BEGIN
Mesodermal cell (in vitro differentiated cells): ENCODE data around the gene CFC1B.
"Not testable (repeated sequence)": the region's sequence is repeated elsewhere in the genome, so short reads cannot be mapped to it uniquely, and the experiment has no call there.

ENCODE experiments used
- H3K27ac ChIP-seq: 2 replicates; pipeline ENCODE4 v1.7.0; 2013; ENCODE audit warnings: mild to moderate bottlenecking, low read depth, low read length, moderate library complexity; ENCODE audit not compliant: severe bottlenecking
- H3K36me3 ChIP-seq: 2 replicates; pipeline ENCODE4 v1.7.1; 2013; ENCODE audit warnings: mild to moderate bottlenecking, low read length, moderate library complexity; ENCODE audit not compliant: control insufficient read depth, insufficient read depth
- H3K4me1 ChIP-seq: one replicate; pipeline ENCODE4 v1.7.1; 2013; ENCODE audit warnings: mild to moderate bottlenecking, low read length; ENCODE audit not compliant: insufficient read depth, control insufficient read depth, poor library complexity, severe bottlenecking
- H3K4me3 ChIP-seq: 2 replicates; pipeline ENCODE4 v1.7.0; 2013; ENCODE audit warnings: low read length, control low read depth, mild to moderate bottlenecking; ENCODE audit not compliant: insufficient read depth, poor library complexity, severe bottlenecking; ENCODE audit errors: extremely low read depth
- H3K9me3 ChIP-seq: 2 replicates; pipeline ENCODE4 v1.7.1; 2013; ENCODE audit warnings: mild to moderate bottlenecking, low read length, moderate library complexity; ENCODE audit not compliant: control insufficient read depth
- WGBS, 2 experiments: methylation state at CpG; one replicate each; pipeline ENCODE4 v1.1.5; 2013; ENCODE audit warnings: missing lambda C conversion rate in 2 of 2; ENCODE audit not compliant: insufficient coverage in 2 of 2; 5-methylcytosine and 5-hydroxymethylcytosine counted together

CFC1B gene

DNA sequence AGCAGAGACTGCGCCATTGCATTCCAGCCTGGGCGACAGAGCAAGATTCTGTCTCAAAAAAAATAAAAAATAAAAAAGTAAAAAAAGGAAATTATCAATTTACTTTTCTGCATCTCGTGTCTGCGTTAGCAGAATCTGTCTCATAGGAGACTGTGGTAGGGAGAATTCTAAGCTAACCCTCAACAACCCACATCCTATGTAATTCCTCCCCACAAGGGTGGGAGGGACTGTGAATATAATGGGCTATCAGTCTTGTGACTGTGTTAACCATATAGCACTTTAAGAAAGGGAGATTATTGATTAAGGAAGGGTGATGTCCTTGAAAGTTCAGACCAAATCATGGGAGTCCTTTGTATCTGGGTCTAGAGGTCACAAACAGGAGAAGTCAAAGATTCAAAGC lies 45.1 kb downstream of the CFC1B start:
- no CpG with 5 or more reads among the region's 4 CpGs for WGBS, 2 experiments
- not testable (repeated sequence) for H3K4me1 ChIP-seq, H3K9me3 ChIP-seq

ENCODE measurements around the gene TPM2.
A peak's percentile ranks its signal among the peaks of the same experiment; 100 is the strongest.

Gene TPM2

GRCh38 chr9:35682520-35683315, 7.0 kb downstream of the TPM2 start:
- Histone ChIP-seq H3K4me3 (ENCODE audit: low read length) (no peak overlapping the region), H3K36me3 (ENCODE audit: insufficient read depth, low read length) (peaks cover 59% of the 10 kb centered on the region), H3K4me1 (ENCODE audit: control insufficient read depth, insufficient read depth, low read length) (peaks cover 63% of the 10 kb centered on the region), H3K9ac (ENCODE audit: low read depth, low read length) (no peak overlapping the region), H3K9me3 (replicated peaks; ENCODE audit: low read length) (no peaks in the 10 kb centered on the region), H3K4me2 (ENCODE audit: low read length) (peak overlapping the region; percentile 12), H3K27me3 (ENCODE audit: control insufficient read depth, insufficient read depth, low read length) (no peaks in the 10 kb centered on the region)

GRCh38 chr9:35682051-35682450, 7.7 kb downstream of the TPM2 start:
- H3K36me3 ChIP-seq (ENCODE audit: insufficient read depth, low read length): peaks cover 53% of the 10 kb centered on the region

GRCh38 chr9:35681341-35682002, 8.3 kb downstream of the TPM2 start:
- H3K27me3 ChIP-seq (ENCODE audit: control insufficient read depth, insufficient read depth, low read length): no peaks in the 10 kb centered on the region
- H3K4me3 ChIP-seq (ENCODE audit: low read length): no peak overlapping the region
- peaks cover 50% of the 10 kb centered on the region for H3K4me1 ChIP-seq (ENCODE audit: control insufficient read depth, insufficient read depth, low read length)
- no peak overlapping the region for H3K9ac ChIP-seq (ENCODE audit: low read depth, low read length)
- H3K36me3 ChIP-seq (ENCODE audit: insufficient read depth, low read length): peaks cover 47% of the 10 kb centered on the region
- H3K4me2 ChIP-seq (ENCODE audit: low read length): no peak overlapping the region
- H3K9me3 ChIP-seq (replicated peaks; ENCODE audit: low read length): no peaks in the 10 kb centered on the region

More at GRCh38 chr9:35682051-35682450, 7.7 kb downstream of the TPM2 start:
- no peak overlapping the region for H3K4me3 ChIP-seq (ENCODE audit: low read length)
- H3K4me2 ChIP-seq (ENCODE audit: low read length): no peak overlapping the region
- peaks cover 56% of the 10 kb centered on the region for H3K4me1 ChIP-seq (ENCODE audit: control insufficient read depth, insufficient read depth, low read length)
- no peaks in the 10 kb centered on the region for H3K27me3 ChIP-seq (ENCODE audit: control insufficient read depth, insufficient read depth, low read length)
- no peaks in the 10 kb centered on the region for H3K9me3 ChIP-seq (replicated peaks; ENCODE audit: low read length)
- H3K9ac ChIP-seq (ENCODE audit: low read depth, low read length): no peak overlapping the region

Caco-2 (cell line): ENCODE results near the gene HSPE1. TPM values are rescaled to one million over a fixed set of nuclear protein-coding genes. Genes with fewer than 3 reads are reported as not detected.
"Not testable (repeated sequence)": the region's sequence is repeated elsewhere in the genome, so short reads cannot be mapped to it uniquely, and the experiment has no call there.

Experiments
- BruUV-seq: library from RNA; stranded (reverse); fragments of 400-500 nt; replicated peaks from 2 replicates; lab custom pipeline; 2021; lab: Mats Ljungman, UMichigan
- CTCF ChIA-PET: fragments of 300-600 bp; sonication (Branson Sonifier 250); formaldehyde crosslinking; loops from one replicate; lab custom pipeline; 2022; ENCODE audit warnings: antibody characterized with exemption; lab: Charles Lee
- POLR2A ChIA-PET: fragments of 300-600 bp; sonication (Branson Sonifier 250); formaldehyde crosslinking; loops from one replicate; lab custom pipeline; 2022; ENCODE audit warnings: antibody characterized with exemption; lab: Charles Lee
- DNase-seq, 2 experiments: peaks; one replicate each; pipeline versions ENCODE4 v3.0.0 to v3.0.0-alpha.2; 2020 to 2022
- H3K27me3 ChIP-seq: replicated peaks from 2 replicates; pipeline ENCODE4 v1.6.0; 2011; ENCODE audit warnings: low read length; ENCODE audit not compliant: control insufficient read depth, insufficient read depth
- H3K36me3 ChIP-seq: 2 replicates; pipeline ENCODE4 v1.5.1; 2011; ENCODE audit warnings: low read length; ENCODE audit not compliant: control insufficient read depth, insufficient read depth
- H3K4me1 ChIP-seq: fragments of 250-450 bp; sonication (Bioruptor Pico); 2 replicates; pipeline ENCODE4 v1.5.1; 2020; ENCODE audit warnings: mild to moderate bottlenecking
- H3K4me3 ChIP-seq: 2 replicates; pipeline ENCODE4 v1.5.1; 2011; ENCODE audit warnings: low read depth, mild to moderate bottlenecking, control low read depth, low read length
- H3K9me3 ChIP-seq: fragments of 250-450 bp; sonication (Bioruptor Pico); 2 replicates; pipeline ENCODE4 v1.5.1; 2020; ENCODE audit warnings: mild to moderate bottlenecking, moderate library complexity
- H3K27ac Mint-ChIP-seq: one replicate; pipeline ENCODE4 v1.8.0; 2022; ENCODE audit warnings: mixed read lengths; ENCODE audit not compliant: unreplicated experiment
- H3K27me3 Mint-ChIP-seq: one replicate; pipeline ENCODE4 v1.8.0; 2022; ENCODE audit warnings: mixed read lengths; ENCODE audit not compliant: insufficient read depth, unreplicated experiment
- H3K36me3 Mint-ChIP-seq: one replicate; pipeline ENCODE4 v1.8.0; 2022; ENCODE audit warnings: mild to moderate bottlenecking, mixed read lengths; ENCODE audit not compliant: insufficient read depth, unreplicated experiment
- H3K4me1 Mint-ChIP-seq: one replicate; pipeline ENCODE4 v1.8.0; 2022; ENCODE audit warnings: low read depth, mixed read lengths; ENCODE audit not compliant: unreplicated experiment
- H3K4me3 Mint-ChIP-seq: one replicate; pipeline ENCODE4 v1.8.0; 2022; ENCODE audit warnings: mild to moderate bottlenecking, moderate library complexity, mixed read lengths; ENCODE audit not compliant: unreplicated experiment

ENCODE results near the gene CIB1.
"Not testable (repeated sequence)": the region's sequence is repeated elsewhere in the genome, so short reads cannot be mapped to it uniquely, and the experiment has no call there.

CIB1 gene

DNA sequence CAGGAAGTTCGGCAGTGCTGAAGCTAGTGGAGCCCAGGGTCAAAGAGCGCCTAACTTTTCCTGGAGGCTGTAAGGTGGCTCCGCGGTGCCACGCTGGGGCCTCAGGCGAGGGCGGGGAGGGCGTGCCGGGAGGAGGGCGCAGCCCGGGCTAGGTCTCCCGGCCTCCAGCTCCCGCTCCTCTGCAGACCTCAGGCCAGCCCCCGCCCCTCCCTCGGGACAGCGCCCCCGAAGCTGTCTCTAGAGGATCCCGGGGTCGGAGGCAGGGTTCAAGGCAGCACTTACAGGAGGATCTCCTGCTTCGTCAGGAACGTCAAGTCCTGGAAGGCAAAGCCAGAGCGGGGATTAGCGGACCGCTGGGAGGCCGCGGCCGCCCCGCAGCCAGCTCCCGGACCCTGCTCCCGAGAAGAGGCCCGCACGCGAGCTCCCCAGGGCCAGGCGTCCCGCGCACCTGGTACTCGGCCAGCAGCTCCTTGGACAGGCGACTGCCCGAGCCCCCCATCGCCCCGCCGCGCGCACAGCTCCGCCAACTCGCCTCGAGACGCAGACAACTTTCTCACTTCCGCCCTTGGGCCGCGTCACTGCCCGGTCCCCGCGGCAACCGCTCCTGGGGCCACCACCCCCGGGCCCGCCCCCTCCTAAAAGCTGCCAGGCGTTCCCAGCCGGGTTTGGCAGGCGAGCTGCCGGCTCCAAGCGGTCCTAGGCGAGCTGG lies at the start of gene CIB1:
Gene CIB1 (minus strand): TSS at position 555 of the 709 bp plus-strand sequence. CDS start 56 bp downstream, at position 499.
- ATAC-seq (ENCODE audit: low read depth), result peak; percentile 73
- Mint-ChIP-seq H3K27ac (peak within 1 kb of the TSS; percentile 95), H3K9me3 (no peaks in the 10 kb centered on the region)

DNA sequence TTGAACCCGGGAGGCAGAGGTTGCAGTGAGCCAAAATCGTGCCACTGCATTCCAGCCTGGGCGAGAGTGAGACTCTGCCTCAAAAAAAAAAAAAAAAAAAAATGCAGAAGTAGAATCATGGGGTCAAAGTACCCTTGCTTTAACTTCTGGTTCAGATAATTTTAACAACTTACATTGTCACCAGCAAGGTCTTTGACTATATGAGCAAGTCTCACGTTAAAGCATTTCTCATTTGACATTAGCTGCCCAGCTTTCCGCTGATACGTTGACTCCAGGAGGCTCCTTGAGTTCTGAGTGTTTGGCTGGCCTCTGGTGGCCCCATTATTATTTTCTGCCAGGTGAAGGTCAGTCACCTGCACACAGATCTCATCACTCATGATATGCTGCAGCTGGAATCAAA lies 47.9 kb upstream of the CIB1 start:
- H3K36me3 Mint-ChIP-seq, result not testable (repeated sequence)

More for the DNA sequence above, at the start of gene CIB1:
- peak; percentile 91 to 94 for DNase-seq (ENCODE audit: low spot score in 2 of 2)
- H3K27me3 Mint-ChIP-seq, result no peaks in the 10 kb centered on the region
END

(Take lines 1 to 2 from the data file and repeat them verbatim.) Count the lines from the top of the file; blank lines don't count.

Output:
Mesodermal cell (in vitro differentiated cells): ENCODE data around the gene CFC1B.
"Not testable (repeated sequence)": the region's sequence is repeated elsewhere in the genome, so short reads cannot be mapped to it uniquely, and the experiment has no call there.